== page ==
The early morning Muslim call to prayer in Sirince, a tiny town high in the hills outside Ephesus, seemed to come from just outside our window. The slender tower of the local Mosque was actually across the square, but someone must have turned up the volume on the loudspeakers wired to its whitewashed walls. The song that woke Ado and me at 6:00 a.m. sounded a bit like a wobbly Tarzan yell to my foreign ear, only longer and much more beautiful. In pajamas, the two of us snuck out of our tiny room at the Selanik Pansion, which had a carved four-poster bed, Turkish rugs and rough towels that had been twisted to form graceful white swans. This for $65 a night, including breakfast. In the grey, pre-dawn light, we climbed a cobblestone street into hills strewn with peach, olive, and quince trees, our only company the stray cats that darted constantly across our path. We were startled by loud braying and spotted a small donkey covered in fig branches. An old gardener had cut back several lush trees and was wrapping the leafy branches around the little animal’s body with a rope. When he finished, all that poked out was the donkey’s soft black nose, tail, and miniature, dirty white hooves. I was sorry I had not grabbed the camera.
That afternoon, we visited Pamukkale (which means “Cotton Castle”), the number one tourist destination in the Anatolia region of Turkey. Pamukkale is home to an otherworldly mountain of gleaming white calcium, studded with terraced travertine pools overflowing with milky, ice blue water. Legend has it the water here can cure almost anything – a skinned knee, PMS, even sun damage, so I jumped right in, wanting to get the maximum bang for my 20 Turkish lira entrance buck. If you’re lucky, there are a handful of times in your life when you are lifted on invisible wings to a different plane of existence – a place where time travel, God, and even Peace On Earth all feel so ridiculously possible and within easy reach. I felt that magic the moment I stepped into those glistening travertine pools, my toes sinking into the soft, chalky white sediment. Three tiny micro light aircraft soared above the alabaster hill in a perfect balance of past and future. We pointed them out to Griffin, who asked what “micro” means. “It means tiny or small,” Ethan explained. “You were a micro baby when you were born.” Griff, a runty newborn who weighed just 5 ½ pounds, was the result of our third in-vitro fertilization attempt and our doctors were pessimistic that he would make it through the first trimester. Now, watching my tall, skinny, strong child splash in the warm, healing water, it felt like a big zipper in my mind – one that usually stays shut, closing off any possibility of transcending the everyday physical world – was peeling open. A warm, glowing wave of assurance flooded through me that everything I needed to live a meaningful, good life was right there in front of me – I didn’t need to go looking for it at all. I thought about my job, getting fired, my need to achieve, to be recognized, respected, liked, and useful, and saw in a flash that none of it really mattered when weighed against the here and now. I closed my eyes, shutting out yellow sun, blue sky and snowy white travertines, and mentally reached out my hand, trying to hold onto this powerful, omniscient realization. But the harder I tried, the faster it faded and I was left feeling like I had tried to catch a butterfly.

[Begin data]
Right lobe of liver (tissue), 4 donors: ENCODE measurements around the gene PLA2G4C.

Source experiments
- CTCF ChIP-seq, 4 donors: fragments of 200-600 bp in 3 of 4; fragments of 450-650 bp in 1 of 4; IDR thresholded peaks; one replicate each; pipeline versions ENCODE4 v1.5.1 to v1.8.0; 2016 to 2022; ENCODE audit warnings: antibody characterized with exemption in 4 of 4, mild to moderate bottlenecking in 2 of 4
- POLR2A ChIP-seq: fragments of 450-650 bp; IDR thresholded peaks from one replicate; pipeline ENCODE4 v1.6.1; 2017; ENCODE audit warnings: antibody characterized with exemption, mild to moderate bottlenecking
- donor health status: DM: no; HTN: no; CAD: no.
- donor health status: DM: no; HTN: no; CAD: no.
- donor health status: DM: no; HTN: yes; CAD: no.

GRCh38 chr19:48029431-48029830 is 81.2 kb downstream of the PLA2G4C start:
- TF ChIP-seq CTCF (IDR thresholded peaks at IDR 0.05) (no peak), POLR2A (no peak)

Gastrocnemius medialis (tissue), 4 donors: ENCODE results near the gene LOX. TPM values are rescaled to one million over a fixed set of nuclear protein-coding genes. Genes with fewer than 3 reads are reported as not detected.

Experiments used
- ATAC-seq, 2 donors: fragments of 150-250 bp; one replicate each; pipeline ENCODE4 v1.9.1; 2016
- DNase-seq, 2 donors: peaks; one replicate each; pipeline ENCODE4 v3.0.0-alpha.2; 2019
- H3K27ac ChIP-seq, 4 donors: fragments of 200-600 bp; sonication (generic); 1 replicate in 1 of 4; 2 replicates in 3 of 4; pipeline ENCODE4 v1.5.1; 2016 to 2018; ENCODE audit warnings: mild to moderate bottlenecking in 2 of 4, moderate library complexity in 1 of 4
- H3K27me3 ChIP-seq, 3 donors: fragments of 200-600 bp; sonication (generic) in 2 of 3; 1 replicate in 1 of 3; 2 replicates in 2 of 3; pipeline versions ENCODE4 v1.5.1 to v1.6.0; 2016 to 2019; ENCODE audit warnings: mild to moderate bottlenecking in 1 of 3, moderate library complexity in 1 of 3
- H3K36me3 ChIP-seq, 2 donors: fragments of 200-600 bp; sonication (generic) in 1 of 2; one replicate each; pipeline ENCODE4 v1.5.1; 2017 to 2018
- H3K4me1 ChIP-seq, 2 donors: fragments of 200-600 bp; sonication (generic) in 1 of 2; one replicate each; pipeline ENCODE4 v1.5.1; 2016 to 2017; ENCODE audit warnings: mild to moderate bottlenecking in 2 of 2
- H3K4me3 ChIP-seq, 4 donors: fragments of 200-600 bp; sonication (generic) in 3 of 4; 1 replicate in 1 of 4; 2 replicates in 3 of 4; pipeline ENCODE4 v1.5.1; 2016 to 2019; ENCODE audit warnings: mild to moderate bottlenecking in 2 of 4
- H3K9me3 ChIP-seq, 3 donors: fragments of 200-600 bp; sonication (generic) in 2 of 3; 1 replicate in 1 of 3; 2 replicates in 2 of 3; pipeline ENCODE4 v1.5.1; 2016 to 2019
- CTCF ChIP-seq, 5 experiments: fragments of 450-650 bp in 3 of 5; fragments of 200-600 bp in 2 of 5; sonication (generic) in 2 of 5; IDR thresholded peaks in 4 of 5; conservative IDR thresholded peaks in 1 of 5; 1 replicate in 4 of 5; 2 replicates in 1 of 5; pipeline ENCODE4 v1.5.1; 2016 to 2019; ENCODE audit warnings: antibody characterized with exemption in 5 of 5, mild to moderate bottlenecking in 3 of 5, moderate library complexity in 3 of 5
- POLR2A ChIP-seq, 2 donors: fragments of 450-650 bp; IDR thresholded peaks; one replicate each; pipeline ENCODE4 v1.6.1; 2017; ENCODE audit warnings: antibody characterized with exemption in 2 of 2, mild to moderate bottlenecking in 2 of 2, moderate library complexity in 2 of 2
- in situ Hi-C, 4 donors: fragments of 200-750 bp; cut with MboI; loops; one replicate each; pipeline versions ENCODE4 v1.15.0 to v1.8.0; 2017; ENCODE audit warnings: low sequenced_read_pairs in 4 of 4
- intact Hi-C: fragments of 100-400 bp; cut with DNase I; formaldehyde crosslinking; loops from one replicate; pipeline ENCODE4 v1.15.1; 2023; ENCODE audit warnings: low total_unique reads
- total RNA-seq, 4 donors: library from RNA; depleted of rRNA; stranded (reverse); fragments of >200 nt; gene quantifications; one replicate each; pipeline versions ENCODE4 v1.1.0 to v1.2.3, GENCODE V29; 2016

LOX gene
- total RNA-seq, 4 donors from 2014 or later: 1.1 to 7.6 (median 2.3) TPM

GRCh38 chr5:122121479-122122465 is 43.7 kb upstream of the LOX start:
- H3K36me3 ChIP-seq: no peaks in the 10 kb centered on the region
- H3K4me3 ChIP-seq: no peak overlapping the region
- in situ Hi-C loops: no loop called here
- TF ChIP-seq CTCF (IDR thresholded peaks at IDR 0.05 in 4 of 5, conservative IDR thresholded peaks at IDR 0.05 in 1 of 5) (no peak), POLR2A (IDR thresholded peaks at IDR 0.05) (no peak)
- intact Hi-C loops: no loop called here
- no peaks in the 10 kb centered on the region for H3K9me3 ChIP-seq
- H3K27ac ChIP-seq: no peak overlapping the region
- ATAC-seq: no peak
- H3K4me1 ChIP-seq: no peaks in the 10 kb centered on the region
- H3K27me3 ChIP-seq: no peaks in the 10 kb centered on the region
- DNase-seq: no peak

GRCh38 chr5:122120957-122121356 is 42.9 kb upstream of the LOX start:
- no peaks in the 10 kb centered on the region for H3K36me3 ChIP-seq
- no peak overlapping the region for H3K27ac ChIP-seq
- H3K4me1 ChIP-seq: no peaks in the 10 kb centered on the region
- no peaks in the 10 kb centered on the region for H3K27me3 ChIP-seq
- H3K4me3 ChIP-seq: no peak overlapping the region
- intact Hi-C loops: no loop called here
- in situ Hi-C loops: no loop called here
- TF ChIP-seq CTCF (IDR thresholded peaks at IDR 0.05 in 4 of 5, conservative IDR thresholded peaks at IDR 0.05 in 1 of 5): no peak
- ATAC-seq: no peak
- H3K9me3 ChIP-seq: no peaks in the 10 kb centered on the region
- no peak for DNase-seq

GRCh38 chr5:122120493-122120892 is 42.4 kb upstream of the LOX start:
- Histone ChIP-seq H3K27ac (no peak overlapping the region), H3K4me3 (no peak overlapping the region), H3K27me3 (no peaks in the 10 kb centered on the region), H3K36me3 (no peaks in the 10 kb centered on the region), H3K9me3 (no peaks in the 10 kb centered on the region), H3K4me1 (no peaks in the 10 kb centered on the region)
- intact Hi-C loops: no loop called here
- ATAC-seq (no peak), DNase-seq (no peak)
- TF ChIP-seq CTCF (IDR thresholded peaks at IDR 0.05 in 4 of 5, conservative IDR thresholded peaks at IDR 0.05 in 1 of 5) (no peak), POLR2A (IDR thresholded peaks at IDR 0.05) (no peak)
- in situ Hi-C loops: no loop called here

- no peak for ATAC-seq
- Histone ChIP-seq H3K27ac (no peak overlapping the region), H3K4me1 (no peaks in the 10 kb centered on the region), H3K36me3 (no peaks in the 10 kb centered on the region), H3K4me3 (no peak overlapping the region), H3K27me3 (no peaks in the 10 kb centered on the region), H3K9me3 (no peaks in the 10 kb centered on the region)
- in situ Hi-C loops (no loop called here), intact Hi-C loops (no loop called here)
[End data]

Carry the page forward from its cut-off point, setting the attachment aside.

Along the upper rim of the travertines, looking down into the vast valley where crop fires send up plumes of smoke, are the ruins of Hierapolis, a Roman spa retreat originally built in 190 BC. My step-dad Rich had just set up his tripod to snap a photo when a gun-carrying guard hurried over, quickly bringing reality back into focus. Speaking brusque Turkish none of us understood, but body language that left no doubt about his meaning, he told Rich to put away his tripod. Take all the pictures you want, I think he was saying, but don’t set up anything that even remotely looks like it could fire a rocket propelled grenade. Our last stop was the Antique Pool that used to be the center of ancient city life. It was closing when we got there, but we waded in the warm mineral rich water and watched a few Turkish couples smooch and swim among fluted marble columns toppled by an earthquake in the 7th century. I closed my eyes again, this time to imagine what a girl’s spa weekend would have been like here when the Toga was in style. It was an easy leap, with the sun setting magnificently to the west just as a full moon rose in the east. Back in the Roman heyday at the Travertines, that had to be either a really good omen or a sign to sacrifice a virgin.